Editorial: Adding municipal surveillance cameras a bad idea in downtown Northampton

  • Northampton Police Chief Jody Kasper, standing left, fields a question during a public meeting Sept. 13 at the Senior Center to discuss the use of surveillance cameras downtown. GAZETTE FILE PHOTO

Published: 9/19/2017 10:02:38 PM

Adding municipal surveillance cameras in downtown Northampton is a bad idea because their intrusiveness outweighs their potential to deter or solve crimes. We urge the Police Department to drop the proposal.

There is no evidence of the need to add more municipal cameras to the existing mix of those already in place at the municipal parking garage, as well as numerous private security cameras used by downtown businesses.

Police Chief Jody Kasper announced in a Facebook post Sept. 7 that she planned a community discussion about the possible use of surveillance cameras by the Police Department to “provide us with a really effective way and more efficient way to combat problems in our downtown area.” Examples she cited include reducing criminal behavior and harassment, improving pedestrian behavior and enhancing traffic accident investigations.

To her credit, Kasper added that she did not want to make a formal request for the money needed to buy and install the cameras — an estimated $70,000 to $100,000 — “without being really thoughtful about addressing some of the concerns that may come up.”

About 100 people attended the community meeting Sept. 13 and most who spoke expressed concerns centering on the cameras’ unwarranted intrusion on privacy when there is little evidence — based on studies in the United Kingdom where they are used extensively — that they are effective in either deterring or solving crimes. Some people also suggested that the money is better spent by beefing up community policing with more officers.

Caroline McDaniel, who owns the ConVino Wine Bar at 101 Armory St., said she is opposed to surveillance cameras. When there is a problem at or near her business, McDaniel said she calls the police. “We are the surveillance.”

Among the most vocal critics is Northampton lawyer William Newman, director of the western regional office of the American Civil Liberties Union. He questioned what evidence the police have that Northampton needs to be turned into “a surveillance state,” adding that “in the absence of a compelling reason for this, that idea is misplaced.”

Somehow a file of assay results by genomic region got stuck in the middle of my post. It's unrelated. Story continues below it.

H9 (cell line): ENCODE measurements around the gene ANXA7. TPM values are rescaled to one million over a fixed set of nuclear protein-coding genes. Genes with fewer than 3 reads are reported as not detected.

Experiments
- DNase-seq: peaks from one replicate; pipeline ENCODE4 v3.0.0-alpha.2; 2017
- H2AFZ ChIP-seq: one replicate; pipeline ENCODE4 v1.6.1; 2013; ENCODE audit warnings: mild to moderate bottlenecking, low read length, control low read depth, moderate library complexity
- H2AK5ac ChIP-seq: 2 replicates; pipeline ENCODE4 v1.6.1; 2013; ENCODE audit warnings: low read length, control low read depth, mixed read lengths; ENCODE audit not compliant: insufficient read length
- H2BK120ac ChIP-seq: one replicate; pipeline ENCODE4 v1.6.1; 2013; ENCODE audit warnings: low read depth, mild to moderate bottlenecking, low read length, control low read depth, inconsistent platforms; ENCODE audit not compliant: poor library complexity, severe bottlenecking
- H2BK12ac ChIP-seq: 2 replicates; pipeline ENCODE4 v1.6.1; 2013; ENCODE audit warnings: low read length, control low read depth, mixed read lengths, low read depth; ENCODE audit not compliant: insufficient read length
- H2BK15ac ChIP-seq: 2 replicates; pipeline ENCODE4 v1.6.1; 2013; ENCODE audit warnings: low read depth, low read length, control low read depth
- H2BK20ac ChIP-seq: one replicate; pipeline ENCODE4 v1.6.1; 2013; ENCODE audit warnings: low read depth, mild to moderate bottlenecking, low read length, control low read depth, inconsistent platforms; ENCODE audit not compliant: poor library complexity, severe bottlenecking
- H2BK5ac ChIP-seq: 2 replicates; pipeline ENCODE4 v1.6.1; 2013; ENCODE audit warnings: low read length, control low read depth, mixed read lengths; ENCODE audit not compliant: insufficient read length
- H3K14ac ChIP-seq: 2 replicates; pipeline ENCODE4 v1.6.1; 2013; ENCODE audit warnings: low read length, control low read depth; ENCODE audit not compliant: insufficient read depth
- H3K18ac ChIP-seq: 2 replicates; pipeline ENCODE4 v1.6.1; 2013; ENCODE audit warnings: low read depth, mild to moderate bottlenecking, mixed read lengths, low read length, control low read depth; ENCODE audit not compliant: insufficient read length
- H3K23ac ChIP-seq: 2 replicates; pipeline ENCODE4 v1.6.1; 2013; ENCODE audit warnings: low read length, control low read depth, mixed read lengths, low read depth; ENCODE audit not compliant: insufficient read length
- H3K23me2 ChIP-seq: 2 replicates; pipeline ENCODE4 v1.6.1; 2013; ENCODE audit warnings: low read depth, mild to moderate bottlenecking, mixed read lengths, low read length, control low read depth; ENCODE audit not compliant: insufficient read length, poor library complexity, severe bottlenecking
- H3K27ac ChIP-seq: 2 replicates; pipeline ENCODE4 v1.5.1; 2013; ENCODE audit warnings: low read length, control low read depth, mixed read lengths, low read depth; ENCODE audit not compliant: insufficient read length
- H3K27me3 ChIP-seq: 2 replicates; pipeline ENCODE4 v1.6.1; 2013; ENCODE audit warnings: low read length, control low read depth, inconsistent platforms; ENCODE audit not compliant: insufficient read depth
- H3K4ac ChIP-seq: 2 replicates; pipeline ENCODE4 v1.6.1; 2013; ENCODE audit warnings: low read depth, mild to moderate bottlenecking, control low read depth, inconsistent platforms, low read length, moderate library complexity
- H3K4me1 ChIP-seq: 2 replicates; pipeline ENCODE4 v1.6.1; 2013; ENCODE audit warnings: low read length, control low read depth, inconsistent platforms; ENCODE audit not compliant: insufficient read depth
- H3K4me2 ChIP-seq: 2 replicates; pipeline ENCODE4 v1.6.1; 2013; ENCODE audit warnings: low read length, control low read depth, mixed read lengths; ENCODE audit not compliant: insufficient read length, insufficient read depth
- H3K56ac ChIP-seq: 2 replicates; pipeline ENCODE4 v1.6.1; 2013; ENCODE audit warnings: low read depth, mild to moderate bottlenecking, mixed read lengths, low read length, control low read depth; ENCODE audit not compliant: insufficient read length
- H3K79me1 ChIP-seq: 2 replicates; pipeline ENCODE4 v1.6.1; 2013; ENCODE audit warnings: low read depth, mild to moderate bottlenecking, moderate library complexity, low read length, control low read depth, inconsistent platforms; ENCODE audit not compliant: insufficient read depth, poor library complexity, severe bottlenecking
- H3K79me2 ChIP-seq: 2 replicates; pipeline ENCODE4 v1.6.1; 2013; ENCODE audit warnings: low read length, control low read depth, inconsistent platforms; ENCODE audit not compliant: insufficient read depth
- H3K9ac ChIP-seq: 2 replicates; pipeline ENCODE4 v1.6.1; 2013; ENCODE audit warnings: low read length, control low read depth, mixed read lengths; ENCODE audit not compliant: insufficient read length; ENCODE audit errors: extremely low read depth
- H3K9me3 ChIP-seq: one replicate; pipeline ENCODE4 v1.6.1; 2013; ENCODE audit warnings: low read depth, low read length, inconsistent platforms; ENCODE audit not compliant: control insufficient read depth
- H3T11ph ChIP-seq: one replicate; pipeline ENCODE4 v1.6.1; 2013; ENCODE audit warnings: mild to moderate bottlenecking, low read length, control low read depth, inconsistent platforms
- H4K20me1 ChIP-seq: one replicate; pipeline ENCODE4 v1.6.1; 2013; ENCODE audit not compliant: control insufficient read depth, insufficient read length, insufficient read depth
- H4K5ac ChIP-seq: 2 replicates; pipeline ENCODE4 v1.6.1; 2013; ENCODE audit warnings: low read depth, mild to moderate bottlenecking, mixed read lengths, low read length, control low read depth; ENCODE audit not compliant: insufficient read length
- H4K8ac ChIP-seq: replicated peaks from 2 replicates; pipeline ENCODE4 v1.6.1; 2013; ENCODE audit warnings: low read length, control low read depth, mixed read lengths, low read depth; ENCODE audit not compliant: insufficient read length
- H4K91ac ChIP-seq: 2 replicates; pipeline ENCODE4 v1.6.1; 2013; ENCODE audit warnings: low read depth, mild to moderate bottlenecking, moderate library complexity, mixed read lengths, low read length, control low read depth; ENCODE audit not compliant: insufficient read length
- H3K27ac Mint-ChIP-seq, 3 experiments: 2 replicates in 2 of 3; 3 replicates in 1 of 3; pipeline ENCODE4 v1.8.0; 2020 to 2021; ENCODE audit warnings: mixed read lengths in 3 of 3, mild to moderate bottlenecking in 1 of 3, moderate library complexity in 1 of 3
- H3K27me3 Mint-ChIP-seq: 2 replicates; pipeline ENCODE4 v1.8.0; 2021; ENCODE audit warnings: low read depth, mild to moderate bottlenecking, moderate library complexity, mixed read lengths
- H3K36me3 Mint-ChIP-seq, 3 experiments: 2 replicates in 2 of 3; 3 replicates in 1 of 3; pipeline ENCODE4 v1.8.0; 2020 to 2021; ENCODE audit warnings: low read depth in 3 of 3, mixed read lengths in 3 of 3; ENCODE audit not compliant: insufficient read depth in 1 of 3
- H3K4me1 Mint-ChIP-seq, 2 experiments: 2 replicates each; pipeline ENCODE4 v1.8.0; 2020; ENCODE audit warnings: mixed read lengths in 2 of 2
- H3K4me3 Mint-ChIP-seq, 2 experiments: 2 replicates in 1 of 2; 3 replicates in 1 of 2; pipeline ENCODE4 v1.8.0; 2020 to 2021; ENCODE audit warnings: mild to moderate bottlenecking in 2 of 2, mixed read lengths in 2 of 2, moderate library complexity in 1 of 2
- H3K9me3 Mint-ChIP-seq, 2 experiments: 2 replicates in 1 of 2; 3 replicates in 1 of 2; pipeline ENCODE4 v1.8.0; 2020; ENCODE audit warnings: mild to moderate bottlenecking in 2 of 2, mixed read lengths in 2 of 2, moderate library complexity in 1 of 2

Newman said among his concerns is the potential use of video by law enforcement agencies outside the city, and the cameras’ general “chilling” effect on First Amendment rights because people could feel uneasy about taking part in or attending protests and rallies downtown.

“I think it’s the worst idea you’ve ever had,” Newman told Kasper.

The ACLU opposes the increasing use of surveillance cameras nationwide except at “specific, high-profile public places that are potential terrorist targets, such as the U.S. Capitol.” In a document titled “What’s wrong with public video surveillance?” the ACLU argues that “like any intrusive technology, the benefits of deploying public video cameras must be balanced against the costs and dangers.”

The ACLU also points out that unlike secret audio recordings — which are prohibited by state law in Massachusetts — there are no similar enforceable rules to limit invasion of privacy or abuse of video recordings. “Rules are needed to establish a clear public understanding of such issues as whether video signals are recorded, under what conditions, and how long they are retained; what the criteria are for access to archived video by other government agencies, or by the public; how the rules would be verified and enforced; and what punishments would apply to violators.”

We agree with the ACLU’s conclusion about public surveillance: “its benefits —preventing at most a few street crimes, and probably none — are disproportionately small” when compared with the cameras producing “subtle but profound changes to the character of our public spaces. When citizens are being watched by the authorities — or aware that they might be watched at any time — they are more self-conscious and less free-wheeling.”

The City Council will weigh those concerns Thursday in considering a resolution introduced by its leadership, President William Dwight and Vice President Ryan O’Donnell, as well as Ward 7 Councilor Alisa Klein. We urge the council to express its nonbinding opposition to “the permanent installation of additional municipally operated surveillance technology in public places in downtown Northampton,” a city that “thrives culturally and economically in part due to a free and open civic atmosphere.”

While that vote will not affect owners of private businesses, who may continue to use security cameras, it will send the message that city officials see no need for “Big Brother” to be watching over Main Street.


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